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New England News

Health Insurance Enrollment Campaign Comes To Berkshires

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Jim Levulis
/
WAMC

The director of the Massachusetts Health Connector, the state’s online health insurance marketplace, met with Berkshire healthcare agencies Thursday ahead of the upcoming open enrollment period.The gathering at Berkshire Medical Center’s cancer facility in Pittsfield is part of a statewide public outreach effort before open enrollment begins November 15th. All of the more than 400,000 people who were either able to navigate the state’s fumbled rollout of the previous online marketplace or those placed in temporary coverage will have to reapply during the 90-day period using the state’s new website. Starting in December, those coverage programs will end in waves, according to the Connector’s executive director Jean Yang.

“Let me just say very explicitly that this is going to be a challenging task,” Yang said. “This to some extent is unprecedented.”

The old website was created to comply with the federal Affordable Care Act, a plan that was built on Massachusetts’ existing public healthcare law. Yang was open about the website’s failures.

“We had problems last year,” she said. “I wanted to apologize for all the difficulties, the confusion, the frustration that many people in the state experienced. That was not a good experience. No one was more frustrated than we were and we learned a lot from that experience.”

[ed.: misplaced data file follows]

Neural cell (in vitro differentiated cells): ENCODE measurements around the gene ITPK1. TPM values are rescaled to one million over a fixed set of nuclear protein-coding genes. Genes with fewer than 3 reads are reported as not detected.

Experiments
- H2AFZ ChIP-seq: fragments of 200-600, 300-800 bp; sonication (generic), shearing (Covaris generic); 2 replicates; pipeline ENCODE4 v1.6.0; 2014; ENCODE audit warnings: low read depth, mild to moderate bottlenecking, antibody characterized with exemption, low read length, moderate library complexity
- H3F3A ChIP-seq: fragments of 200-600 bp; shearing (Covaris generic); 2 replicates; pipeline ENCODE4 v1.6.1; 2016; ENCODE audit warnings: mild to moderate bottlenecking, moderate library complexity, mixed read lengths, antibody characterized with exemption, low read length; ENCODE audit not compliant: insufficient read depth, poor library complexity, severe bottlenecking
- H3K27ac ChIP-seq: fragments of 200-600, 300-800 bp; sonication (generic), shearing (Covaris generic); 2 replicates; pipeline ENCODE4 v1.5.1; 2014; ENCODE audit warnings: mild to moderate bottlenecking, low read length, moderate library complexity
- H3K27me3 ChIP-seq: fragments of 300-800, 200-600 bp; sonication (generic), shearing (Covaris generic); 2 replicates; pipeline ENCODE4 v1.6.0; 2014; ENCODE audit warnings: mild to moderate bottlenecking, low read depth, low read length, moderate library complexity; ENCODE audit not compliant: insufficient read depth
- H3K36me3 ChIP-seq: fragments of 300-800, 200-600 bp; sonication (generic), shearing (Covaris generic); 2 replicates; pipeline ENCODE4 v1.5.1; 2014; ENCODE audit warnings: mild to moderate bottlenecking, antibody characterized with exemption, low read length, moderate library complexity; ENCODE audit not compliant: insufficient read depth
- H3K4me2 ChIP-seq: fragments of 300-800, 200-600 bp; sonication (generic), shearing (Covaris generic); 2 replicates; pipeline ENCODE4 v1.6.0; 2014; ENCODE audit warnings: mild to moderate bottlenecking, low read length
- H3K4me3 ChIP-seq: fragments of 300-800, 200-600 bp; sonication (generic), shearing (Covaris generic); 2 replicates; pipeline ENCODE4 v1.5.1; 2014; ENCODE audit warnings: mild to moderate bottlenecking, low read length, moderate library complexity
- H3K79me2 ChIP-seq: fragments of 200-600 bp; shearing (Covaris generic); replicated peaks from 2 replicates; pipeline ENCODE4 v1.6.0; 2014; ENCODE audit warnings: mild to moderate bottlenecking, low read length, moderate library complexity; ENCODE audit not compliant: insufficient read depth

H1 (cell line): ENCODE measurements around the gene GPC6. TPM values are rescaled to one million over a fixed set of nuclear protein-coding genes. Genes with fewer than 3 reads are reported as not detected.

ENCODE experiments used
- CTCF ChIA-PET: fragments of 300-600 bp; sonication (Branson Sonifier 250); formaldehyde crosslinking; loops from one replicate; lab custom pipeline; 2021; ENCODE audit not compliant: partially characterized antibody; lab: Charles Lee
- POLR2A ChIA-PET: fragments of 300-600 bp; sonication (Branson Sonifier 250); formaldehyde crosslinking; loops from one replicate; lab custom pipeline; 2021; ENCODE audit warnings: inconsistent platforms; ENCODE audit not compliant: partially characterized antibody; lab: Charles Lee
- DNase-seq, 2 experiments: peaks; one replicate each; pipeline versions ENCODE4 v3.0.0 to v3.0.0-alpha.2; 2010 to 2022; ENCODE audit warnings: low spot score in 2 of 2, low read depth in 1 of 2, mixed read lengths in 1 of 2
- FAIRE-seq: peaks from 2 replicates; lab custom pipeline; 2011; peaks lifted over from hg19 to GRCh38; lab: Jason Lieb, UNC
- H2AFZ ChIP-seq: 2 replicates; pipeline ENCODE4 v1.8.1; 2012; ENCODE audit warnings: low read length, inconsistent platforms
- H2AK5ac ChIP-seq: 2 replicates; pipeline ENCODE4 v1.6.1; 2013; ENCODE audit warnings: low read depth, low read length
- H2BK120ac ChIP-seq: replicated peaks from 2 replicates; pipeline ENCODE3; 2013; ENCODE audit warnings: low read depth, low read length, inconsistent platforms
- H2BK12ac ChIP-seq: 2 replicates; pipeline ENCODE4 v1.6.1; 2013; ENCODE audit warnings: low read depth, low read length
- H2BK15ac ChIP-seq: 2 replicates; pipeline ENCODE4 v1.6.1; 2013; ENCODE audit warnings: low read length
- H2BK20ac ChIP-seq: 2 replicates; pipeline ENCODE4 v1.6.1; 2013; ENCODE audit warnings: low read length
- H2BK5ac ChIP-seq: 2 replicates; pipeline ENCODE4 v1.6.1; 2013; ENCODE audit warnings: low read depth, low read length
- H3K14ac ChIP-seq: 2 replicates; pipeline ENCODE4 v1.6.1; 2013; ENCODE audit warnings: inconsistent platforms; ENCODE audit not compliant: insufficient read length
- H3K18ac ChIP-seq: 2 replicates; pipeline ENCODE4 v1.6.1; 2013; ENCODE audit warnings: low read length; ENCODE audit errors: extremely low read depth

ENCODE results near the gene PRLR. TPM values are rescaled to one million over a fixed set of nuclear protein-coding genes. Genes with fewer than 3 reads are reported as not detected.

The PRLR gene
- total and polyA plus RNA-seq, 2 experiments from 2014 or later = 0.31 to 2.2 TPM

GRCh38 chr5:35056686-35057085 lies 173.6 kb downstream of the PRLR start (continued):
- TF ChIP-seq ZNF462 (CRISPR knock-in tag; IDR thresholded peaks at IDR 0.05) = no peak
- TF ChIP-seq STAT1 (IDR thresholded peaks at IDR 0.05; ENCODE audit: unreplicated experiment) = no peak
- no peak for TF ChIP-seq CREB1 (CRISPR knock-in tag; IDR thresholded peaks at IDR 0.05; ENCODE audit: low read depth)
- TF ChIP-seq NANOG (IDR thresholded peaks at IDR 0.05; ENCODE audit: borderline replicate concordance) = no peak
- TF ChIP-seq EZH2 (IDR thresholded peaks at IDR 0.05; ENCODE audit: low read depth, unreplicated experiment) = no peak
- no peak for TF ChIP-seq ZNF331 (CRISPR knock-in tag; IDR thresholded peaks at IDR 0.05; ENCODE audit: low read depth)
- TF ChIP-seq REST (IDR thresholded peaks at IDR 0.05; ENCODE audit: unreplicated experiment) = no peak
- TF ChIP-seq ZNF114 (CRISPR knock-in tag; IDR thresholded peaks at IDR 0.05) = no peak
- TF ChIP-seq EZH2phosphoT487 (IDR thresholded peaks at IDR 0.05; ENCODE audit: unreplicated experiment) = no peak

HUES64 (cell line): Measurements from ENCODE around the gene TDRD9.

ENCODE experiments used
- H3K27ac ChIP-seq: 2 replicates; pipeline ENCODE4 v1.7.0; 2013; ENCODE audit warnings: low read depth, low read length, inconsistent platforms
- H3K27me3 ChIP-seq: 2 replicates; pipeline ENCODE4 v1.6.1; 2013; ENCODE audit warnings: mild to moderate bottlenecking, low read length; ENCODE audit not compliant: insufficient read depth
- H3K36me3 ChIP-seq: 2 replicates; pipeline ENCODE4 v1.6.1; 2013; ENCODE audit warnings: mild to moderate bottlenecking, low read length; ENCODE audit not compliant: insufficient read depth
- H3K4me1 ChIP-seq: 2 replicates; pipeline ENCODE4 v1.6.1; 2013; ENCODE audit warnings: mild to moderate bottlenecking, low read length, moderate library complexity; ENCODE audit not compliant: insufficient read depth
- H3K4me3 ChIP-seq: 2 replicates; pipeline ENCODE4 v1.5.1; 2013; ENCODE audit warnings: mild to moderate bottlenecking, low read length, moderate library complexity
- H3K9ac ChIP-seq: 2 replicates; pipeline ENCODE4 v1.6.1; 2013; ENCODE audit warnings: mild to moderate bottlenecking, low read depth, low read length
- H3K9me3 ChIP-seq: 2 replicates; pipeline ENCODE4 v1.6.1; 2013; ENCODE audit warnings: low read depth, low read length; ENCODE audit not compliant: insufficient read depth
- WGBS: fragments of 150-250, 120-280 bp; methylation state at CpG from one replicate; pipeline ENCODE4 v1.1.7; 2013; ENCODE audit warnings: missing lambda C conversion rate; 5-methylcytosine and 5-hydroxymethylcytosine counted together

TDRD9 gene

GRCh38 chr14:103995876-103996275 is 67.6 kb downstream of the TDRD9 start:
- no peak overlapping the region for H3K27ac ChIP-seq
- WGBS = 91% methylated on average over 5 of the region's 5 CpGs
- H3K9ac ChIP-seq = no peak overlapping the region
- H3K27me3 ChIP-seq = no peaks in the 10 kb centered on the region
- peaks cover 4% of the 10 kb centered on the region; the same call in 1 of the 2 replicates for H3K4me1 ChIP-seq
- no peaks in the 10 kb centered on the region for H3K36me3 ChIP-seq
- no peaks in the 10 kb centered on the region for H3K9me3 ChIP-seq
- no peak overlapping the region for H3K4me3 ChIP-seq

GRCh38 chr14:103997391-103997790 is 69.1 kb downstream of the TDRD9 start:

Following the struggles, the state changed leadership and oversight of the Connector and dumped its IT-vendor CGI Group. In May, the commonwealth outlined a plan for the new website using an off-the-shelf application called hCentive and enlisting Optum to serve as the new vendor. After adding 430 staffers and conducting more than 3,000 tests, Yang is confident the November re-launch will be successful, but adds around the clock work will continue.

“But we’re making progress,” Yang said. “We’ve seen enough to feel that this is going to be a reliable rollout [and] that we’re going to have the right IT system to serve its people. We’re very excited about that. We know we have a lot to prove to you all and we are looking forward to the opportunity to prove that it’s going to work.”

According to a Boston Globe editorial by Maydad Cohen, Governor Deval Patrick’s special assistant for project delivery, the original IT budget was $175 million. It is now $254 million dollars, with the state expected to carry $42 million, $26 million dollars more than expected. The federal government is expected to pick up the rest of the tab.

To help those 400,000 people and others enroll, the state has enlisted the help of 15 navigator organizations, up from 10 last year. Chip Joffe-Halpern of North Adams-based Ecu-Health Care directs one of those navigators.

“We need to make sure that all these individuals reapply for coverage,” Joffe-Halpern said. “Everyone has to reapply. No one wants to see anyone experience any gaps in their health insurance. I think in Berkshire County we’re well equipped to offer county residents the support they need to complete the application process.”

The two other county organizations are Community Health Programs and Advocacy for Access. Acknowledging state leaders were caught off guard last year, State Representative Tricia Farley-Bouvier of Pittsfield insists those who don’t get health insurance through their employers will be able to this year.

“I wouldn’t be standing here if I didn’t feel really confident that this year it’s going to go smoother and that people in the community that need to be enrolled, need access to health insurance are going to be able to get it,” said Farley-Bouvier.

The outreach campaign includes phone calls, mailings and going door to door. Overall 97 percent of Massachusetts residents have health insurance. Yang says the state is trying to reach those totally uninsured as well.

“We will chase them down,” said Yang chuckling. “Until we find every single one.”

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